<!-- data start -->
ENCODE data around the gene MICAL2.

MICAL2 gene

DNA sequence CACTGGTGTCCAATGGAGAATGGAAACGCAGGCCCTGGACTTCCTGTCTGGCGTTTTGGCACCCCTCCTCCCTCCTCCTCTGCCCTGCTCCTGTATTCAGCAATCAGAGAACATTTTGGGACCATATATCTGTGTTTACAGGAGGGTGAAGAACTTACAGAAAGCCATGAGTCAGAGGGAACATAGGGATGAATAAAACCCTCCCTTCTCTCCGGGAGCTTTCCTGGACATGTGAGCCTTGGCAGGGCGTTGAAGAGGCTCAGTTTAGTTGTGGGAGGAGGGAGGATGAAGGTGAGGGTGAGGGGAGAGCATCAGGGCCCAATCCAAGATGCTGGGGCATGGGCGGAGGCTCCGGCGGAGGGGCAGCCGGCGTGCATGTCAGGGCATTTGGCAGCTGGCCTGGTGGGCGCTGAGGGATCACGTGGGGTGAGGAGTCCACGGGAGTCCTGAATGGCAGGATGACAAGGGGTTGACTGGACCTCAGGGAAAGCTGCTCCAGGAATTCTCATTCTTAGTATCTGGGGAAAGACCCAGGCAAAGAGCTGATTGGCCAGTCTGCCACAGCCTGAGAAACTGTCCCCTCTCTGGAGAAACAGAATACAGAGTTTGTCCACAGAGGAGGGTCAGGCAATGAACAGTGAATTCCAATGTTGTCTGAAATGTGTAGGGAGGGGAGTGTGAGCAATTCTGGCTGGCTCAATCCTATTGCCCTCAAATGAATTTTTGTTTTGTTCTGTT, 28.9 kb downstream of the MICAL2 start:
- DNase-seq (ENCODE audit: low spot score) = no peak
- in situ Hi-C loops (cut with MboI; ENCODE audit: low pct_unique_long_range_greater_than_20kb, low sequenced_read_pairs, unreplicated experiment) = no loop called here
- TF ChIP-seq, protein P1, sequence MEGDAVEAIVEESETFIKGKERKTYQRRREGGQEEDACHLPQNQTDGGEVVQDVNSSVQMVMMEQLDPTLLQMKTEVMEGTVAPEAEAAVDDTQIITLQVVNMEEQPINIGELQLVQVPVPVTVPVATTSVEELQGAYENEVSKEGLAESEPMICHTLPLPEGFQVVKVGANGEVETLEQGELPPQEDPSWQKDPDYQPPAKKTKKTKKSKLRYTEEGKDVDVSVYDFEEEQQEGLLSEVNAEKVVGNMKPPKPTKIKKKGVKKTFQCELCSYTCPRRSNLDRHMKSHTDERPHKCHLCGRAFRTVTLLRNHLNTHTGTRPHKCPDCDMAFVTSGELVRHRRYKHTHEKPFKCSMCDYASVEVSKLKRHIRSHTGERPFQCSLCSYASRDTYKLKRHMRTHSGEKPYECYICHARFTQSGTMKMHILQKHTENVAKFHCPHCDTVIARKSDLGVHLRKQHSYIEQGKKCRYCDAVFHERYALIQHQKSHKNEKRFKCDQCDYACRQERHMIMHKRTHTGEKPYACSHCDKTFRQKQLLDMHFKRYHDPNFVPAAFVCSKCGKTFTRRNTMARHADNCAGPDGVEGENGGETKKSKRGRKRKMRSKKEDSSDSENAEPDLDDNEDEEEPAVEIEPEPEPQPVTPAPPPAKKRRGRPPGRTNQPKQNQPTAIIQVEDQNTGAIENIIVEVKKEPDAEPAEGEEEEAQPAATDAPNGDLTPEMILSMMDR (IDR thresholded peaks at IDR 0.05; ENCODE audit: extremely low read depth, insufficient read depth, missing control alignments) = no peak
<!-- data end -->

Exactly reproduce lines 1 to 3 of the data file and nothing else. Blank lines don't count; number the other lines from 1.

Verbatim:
ENCODE data around the gene MICAL2.

MICAL2 gene

DNA sequence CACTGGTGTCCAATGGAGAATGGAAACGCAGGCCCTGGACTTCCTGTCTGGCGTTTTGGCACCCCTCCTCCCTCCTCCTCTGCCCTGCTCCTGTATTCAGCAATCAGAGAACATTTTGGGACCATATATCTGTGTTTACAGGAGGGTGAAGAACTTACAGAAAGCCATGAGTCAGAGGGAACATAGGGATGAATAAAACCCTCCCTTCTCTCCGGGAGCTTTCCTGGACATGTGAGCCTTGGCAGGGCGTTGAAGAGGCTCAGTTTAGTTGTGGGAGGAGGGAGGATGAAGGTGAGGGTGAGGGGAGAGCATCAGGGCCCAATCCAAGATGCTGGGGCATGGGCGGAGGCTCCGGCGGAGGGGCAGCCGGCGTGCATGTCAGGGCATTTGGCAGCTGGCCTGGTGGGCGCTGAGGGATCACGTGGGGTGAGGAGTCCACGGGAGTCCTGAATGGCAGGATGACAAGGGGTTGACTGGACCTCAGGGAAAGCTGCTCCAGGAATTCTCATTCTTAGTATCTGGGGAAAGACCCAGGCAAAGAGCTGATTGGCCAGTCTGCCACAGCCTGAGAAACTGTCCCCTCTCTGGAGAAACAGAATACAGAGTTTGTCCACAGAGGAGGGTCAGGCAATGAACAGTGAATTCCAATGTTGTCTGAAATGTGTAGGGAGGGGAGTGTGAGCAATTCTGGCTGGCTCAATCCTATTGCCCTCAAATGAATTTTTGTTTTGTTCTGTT, 28.9 kb downstream of the MICAL2 start: